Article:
Reflecting on 30 years: A conversation with Geile and Leon

The Blog

Mike Haueisen

Reflecting on 30 years: A conversation with Geile and Leon

As a copywriter who’s still in the early stages of his career, my eyes are always looking forward to where I’m headed, what I need to learn, and how the industry will change in the coming years. Of course, I can’t predict the future, but what I can do is try to see things through the eyes of those who have been there, done that. And how convenient – I happen to work with two of them! As Dave Geile and Tim Leon take their business into its 30th year, I felt there couldn’t be a better time to seek out some words of wisdom from them. Unsurprisingly, the insight they shared felt too good not to share with the rest of the world. No matter what your background or profession, I hope you’ll find as much value in our conversation as I did.

Without further ado, I share my conversation with Dave Geile and Tim Leon as they reflect on thirty years in this crazy business.

“What do you believe are the biggest reasons that G/L has been around for three decades?”

Dave
“The culture. Not only here in the office, but how we present ourselves to new business. We aren’t sales-y or pushy, and I think that always plays well. In every meeting we have, whether or not we get the business, we always leave with a good relationship. We trust our employees and our clients trust us – as long as things are getting done, and getting done well, trust will always drive things forward.”

Tim
“I think it’s been our ability to evolve. This industry and business overall has changed dramatically over the past 30 years, and we’ve been able to keep up with it and make the right changes to our service offerings, softwares, skills, and whatnot. I agree with what Dave said – we really trust our employees, and we trust them to help us stay ahead of the game. That’s had an immeasurable impact.”

Dave
“Also, I think often times others focus too much on winning awards. We like to focus on solving the problem at hand for our client, whatever that may be. If our solution happens to win an award, that’s great, and we’ve got plenty of them, but what’s more important to us is the work and the results. We produce fun, good stuff, but more importantly, it’s stuff that works.”

What changes through the years do you believe have had the biggest impact on your success? Are there any specific moments that stand out?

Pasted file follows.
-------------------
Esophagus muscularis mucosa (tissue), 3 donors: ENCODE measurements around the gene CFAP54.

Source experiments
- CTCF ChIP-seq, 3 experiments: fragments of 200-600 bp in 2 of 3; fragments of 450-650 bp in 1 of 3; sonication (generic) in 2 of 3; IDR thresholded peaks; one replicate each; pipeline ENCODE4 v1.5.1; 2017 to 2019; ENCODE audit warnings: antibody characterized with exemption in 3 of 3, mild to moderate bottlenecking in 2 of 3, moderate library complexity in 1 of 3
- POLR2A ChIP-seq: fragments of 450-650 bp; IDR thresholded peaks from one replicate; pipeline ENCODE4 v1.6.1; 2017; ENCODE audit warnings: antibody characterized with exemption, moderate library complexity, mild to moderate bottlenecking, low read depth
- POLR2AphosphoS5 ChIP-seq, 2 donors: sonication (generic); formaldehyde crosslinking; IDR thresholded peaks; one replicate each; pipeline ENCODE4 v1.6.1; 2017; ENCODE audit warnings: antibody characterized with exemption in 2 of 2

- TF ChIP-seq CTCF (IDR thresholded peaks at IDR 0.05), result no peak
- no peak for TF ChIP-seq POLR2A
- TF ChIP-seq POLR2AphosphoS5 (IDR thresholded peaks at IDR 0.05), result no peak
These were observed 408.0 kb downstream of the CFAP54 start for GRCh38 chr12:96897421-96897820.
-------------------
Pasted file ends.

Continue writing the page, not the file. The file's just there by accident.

Tim
“I’d say when we evolved from an integrated marketing communications firm to more of a brand-driven strategic marketing firm. When we developed Distilled Thinking in 2003, I think that was a big moment for us. It was a long process, but when we finished we felt like we really had something unique and, most importantly, valuable to offer our clients. The second thing for me was including public relations in our offerings – it really rounded us out, and I felt the same way years ago about our digital services as we developed those capabilities and ramped up our expertise in that field.”

Dave
“That’s what I was going to say… I’m answering first next question.”

If you could give some advice to yourselves 30 years ago, what would you say?

Dave
“Believe in yourself. Damn the torpedoes! When we started this agency, it was three weeks after my wife told me our second child was on the way, so I thought: ‘this is either going to be the greatest thing ever or the worst decision of my life.’ But we had the confidence that we can do it, and if you care about what you do and the people you work with, things are going to work out. And here we are 30 years later. So, just believe in yourself.”

Tim
“Stay relevant. You can’t become complacent. I truly believe that what we do today is better and different than what we did three years ago, and what we do in three years will have to be better and different than what we do today. It’s always been that way and always will be. Stay relevant and be prepared to adapt.”

How does your philosophy towards marketing today compare to your philosophy 30 years ago?

Tim